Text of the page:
Returning a constant with an anonymous function with the capture operator &


You may be already using the Capture Operator & for capturing functions or quickly creating anonymous function.

For this later case, you may also know that it’s not possible to use it for creating an anonymous function that return a constant or a literal or in other words without using a placeholder in the capture expression as explained in the doc:

The only restrictions when creating anonymous functions is that at least one placeholder must be present, i.e. it must contain at least &1 , and that block expressions are not supported:

# No placeholder, fails to compile.

# Block expression, fails to compile.
&(&1; &2)

However it might be useful sometimes to return an atom or a constant or any literal.
Well you can bypass the parameter using || (the or operator):

&(:foo || &1)
&(true || &1)
&(42 || &1)

And if you want to return no matter what false or nil, well you can do it too, just use && (the and operator):

&(false || &1)
&(nil || &1)

Have a good day everyone…

Why not but I think that, most of the time, if I have to write &(:foo || &1), I might as well write fn -> :foo end. Maybe in some syntactic context, &(...) is more readable than fn -> ... end. I don’t know, I guess it depends on the use case. Anyway, thanks for sharing.


I completely agree.
I find it useful just for visual consistency when I’m using &(...) in all the other clauses.
But as you implicitly said, in fact in this case it might be less readable regarding the intent.
So yeah… Might stick with the fn _ -> :foo end

These will never return &1 so I really don’t see the point.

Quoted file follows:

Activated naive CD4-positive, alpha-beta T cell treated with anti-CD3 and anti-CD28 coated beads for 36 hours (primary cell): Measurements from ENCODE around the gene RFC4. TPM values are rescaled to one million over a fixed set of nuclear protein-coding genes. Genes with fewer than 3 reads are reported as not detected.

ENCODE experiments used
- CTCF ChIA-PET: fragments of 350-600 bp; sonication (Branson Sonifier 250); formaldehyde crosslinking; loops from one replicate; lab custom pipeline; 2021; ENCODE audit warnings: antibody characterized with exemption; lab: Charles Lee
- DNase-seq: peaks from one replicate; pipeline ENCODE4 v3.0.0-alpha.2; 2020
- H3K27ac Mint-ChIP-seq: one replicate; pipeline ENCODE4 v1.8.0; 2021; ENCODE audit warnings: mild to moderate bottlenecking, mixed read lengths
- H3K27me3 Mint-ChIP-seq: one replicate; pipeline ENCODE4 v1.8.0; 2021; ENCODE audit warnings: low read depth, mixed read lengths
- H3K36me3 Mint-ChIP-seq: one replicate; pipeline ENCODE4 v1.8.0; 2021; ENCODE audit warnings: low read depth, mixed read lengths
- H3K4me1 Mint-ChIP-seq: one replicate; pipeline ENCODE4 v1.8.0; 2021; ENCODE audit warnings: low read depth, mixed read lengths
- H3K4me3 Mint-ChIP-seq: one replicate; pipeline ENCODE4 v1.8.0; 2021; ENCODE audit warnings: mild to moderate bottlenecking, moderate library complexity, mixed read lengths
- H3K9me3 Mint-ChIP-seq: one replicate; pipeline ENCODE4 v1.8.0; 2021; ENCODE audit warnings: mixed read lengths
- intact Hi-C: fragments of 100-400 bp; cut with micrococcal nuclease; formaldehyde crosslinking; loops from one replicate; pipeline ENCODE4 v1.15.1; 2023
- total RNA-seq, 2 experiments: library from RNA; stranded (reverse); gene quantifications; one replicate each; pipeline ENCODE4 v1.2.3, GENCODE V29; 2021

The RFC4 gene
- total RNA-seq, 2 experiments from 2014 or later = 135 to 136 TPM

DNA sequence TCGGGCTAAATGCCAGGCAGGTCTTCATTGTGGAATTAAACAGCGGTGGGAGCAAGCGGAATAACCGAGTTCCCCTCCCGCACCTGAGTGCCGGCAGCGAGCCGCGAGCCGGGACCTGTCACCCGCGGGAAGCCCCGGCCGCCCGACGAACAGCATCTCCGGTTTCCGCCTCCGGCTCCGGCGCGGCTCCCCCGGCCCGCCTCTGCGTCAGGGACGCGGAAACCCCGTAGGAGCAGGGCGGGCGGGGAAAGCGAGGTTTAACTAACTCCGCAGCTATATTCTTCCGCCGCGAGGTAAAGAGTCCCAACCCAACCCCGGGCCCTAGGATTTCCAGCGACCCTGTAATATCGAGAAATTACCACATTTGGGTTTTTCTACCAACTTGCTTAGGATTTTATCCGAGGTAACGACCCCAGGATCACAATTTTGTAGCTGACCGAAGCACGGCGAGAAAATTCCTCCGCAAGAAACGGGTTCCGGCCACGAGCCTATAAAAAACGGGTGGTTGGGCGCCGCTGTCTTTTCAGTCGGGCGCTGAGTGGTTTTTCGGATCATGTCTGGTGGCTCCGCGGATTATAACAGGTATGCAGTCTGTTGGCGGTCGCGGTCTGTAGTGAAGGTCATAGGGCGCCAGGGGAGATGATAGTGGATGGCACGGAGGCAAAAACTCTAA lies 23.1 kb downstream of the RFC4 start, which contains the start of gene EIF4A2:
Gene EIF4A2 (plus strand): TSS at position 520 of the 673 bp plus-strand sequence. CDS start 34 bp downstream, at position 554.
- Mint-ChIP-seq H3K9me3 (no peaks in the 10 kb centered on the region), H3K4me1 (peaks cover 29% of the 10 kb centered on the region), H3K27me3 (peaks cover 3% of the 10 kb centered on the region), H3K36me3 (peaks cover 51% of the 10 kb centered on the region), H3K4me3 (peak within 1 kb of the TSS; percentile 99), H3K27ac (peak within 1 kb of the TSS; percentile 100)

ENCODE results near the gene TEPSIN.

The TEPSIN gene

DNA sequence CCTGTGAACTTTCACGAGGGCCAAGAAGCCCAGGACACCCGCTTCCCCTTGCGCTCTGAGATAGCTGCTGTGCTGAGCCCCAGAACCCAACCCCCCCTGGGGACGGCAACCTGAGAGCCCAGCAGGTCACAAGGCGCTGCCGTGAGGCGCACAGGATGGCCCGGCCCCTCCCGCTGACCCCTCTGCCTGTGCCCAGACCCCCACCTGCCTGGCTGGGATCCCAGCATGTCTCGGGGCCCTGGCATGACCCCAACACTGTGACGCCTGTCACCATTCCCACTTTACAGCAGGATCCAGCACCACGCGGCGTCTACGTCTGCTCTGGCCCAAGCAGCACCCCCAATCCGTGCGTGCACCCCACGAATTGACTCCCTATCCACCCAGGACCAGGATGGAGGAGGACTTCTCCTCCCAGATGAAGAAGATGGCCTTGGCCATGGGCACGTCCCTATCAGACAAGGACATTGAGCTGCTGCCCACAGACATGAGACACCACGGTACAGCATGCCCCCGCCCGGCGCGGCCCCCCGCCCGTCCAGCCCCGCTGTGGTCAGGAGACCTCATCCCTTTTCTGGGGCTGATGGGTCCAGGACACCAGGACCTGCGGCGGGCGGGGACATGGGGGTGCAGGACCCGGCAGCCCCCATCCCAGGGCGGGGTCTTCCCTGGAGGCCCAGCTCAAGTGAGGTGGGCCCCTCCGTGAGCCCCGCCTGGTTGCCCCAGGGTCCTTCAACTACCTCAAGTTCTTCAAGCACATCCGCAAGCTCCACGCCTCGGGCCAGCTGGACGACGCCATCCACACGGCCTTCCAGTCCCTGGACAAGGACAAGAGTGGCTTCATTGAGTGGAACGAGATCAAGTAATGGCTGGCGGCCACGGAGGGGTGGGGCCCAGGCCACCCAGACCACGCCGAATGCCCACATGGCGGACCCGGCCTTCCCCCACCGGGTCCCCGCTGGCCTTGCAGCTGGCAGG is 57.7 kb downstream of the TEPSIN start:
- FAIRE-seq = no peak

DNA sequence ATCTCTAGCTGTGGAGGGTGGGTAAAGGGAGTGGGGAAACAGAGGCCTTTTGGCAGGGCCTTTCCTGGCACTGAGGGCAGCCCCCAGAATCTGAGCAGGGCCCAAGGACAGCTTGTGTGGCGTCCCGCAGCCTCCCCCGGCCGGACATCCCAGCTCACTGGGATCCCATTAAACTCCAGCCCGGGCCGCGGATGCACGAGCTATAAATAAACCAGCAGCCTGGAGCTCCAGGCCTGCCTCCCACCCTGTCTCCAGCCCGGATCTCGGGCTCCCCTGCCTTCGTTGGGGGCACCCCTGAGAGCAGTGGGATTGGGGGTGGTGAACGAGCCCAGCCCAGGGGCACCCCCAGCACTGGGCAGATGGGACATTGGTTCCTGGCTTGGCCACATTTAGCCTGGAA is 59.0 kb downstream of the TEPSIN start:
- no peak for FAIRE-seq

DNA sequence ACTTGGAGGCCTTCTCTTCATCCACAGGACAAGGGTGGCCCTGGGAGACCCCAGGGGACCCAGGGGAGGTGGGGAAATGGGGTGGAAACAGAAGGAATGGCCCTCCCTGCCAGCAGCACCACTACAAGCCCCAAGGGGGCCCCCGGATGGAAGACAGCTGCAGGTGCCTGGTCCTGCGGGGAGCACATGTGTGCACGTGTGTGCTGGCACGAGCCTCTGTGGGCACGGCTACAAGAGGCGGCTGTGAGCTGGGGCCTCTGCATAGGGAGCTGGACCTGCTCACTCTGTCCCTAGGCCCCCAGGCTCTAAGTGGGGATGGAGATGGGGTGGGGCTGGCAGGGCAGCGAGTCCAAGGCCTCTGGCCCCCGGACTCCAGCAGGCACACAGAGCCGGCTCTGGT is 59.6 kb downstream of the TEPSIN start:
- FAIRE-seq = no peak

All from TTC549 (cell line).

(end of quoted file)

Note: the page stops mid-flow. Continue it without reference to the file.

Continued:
If I understand correctly, it’s a trick to use the capture operator even when one does not want to use any of the placeholders, so it is intentional that &1 is never used. It is there just because otherwise the anonymous function would not compile.

If on one hand I like the creative thinking around that, I would avoid this as it is confusing. As already stated, fn -> :foo end is much clearer and almost as short.

More generally, after an initial enthusiasm, I switched to almost never use the capture operator for anonymous functions. I find fn -> ... end a lot clearer, and saving a few characters not worth. On the other hand, I find the capture operator for named functions (like &Module.function/3) very useful.


Indeed it’s exactly that.

And at the end of the day I agree with you too.
As I answered to @lkuty it’s correct that this little trick might be indeed more “tricky” and hide some intent…
Exactly like how @dimitarvp fell in the trap… It appears that without focus the code is more obscure and the intent become indeed hidden.

As you know and can saw on some google discussion it’s not possible to capture with 0 arity and I had like the author of that thread some use-case candidate.

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Sorry if I was confusing…
But I thought that with the very sentence right above this code snippet (and in fact all the explanation of the entire post) that the goal to return not the first argument &1 but precisely the constant was clear…

So you just proved that this indeed lacks of readability.

For others reading I wanted to note that fn _ -> :foo is the equivalent of &(:foo || &1) (not fn -> :foo). Depending on how you’re using the anonymous function the different arities could make a significant difference. There is no way to create a 0-arity anonymous function using the & capture syntax.


Yes, that’s also why I prefer the thunk style fn -> :foo end.